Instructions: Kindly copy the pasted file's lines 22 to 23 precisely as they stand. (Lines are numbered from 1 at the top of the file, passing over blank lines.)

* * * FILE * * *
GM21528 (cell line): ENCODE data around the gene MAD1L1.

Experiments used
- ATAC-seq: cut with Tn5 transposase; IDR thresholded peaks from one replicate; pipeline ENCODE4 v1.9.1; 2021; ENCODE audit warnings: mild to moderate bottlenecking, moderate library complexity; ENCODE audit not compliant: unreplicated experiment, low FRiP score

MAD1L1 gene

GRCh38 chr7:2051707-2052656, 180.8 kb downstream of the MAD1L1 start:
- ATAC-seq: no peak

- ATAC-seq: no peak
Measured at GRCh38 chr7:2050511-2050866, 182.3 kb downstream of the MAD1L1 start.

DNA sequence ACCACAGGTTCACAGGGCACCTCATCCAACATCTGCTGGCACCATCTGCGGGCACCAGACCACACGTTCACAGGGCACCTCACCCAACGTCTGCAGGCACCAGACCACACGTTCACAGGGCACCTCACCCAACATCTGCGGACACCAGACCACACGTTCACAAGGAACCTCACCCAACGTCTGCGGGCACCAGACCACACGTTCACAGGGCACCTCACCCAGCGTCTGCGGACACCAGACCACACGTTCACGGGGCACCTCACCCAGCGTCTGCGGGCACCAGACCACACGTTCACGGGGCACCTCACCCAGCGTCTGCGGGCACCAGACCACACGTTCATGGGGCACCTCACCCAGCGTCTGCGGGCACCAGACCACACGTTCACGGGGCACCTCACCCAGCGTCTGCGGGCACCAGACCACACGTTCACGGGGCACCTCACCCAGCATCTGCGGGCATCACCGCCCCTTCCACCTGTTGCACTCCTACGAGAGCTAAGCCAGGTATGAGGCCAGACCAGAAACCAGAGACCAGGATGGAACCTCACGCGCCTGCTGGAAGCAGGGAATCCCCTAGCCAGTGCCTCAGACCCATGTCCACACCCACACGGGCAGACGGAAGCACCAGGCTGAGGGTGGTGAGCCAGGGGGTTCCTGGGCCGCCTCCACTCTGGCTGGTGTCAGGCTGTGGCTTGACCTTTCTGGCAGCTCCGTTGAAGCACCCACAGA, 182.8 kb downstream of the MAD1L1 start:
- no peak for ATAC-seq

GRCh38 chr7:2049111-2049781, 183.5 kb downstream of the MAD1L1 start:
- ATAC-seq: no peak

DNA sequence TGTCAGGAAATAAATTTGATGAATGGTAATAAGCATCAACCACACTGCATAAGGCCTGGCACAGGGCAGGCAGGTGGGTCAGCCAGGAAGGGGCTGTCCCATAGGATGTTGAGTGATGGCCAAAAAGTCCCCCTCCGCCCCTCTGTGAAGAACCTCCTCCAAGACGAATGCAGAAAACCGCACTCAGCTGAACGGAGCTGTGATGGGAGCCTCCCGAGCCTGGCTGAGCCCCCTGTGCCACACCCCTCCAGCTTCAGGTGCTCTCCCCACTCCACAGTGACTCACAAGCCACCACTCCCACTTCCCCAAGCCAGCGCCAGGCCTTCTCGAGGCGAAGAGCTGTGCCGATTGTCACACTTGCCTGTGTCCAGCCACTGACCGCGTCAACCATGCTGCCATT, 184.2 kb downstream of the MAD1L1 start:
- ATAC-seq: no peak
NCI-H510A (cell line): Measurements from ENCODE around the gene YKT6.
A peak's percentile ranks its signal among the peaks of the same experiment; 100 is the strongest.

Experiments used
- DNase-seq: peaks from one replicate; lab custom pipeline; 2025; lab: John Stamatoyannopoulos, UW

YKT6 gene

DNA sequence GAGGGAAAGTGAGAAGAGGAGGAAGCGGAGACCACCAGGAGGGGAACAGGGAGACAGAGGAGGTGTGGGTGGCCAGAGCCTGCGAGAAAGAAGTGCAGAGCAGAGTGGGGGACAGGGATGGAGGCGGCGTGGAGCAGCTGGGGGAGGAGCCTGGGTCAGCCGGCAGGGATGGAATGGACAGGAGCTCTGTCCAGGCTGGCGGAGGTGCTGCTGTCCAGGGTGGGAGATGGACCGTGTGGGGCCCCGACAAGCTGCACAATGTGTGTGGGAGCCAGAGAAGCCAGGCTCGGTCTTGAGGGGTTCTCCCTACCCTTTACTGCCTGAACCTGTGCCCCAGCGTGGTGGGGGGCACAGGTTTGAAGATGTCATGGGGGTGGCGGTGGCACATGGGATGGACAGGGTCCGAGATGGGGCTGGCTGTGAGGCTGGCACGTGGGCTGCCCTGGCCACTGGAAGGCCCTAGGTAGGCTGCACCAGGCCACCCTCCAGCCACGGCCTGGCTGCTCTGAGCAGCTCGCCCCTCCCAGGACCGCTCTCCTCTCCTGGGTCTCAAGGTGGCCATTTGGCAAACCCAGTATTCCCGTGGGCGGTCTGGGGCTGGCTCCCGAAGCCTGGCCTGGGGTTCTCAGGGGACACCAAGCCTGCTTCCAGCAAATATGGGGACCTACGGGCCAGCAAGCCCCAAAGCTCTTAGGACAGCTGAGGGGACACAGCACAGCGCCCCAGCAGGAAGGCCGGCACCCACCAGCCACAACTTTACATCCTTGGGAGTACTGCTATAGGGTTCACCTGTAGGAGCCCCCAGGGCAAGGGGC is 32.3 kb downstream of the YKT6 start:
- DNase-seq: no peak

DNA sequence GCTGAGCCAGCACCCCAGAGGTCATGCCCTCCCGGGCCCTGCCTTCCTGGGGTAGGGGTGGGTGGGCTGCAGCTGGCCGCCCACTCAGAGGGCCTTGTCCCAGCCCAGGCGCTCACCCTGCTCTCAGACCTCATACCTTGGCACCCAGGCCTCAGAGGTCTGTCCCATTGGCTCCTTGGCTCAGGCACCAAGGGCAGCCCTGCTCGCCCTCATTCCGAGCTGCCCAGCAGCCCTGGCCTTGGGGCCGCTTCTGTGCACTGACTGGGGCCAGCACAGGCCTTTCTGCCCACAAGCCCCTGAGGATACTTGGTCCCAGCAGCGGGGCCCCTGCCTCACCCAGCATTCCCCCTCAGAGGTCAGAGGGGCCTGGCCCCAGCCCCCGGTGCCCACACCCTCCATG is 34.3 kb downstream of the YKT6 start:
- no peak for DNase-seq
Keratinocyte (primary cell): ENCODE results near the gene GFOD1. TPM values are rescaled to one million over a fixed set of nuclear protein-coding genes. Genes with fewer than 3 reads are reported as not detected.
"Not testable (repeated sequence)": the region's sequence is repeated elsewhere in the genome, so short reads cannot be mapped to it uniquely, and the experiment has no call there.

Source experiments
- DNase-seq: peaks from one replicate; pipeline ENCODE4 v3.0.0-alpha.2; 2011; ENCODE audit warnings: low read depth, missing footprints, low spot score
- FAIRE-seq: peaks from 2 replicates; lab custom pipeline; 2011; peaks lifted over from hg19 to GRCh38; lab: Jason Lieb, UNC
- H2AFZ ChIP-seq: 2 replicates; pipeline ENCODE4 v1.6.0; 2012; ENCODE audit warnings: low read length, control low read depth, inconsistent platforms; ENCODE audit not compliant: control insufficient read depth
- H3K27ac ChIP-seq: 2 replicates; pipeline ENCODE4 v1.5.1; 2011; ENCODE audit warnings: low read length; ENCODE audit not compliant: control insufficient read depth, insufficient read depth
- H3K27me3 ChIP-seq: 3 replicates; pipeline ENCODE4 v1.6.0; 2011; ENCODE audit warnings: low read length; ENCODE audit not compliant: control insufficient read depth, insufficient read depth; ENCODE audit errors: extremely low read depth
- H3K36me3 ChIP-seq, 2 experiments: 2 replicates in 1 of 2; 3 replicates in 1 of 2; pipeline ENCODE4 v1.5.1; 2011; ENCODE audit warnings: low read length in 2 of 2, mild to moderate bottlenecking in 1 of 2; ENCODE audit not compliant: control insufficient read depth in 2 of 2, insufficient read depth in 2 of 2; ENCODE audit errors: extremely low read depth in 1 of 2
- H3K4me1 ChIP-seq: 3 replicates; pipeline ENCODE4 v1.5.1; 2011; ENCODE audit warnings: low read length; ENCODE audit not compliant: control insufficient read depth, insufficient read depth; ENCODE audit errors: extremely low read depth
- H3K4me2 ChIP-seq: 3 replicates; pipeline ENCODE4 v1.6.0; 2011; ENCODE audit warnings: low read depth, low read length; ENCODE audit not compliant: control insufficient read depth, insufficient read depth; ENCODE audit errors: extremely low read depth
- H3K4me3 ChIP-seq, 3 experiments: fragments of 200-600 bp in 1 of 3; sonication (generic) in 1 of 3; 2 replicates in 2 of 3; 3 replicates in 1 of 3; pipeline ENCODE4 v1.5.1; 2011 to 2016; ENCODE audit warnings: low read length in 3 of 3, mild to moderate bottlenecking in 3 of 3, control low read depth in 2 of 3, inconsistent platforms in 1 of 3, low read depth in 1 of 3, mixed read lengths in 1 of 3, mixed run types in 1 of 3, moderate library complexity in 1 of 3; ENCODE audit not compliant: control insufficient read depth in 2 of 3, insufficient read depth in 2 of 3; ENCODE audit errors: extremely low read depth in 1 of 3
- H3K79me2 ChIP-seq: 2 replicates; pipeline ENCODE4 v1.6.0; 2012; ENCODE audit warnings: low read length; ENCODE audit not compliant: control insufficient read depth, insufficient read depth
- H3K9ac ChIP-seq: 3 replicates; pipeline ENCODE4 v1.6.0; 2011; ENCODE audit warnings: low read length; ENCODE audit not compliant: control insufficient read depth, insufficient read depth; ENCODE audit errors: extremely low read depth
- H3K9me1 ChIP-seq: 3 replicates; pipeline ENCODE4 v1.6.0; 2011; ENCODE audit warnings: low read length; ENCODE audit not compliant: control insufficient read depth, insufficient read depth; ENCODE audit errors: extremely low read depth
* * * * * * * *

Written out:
DNA sequence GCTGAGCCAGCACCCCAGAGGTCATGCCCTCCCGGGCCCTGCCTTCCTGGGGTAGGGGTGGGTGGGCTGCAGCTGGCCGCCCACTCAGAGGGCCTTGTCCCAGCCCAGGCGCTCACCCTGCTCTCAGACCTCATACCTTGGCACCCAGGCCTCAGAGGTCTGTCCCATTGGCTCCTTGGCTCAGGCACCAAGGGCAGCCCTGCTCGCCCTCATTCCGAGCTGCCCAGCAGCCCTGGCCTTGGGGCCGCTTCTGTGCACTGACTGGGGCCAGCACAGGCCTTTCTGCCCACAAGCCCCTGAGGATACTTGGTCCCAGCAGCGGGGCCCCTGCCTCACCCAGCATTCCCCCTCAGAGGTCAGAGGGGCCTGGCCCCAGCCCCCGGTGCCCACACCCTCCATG is 34.3 kb downstream of the YKT6 start:
- no peak for DNase-seq